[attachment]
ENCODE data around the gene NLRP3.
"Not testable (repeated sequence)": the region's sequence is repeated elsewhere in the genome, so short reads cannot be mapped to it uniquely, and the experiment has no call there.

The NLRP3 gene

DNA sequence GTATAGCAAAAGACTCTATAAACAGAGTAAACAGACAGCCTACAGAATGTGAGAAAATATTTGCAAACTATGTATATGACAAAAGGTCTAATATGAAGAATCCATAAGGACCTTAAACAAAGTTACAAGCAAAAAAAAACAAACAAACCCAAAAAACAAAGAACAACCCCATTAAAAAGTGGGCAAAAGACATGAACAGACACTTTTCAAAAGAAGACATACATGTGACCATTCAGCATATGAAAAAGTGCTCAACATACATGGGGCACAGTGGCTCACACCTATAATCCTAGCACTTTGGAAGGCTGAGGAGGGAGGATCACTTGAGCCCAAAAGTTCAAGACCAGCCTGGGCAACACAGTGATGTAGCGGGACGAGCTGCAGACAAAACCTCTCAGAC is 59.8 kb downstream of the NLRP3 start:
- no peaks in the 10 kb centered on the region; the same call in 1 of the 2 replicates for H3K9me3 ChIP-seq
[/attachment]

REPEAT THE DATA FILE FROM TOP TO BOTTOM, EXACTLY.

ENCODE data around the gene NLRP3.
"Not testable (repeated sequence)": the region's sequence is repeated elsewhere in the genome, so short reads cannot be mapped to it uniquely, and the experiment has no call there.

The NLRP3 gene

DNA sequence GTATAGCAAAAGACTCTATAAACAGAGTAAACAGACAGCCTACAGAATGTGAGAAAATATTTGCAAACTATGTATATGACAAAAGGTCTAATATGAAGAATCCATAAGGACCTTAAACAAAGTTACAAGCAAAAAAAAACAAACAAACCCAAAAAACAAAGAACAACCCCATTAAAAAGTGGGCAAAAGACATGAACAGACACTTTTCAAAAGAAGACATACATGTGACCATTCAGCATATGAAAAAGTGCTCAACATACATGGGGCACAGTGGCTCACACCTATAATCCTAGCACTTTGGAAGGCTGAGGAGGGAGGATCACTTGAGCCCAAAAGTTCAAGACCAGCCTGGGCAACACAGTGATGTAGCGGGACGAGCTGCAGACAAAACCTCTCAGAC is 59.8 kb downstream of the NLRP3 start:
- no peaks in the 10 kb centered on the region; the same call in 1 of the 2 replicates for H3K9me3 ChIP-seq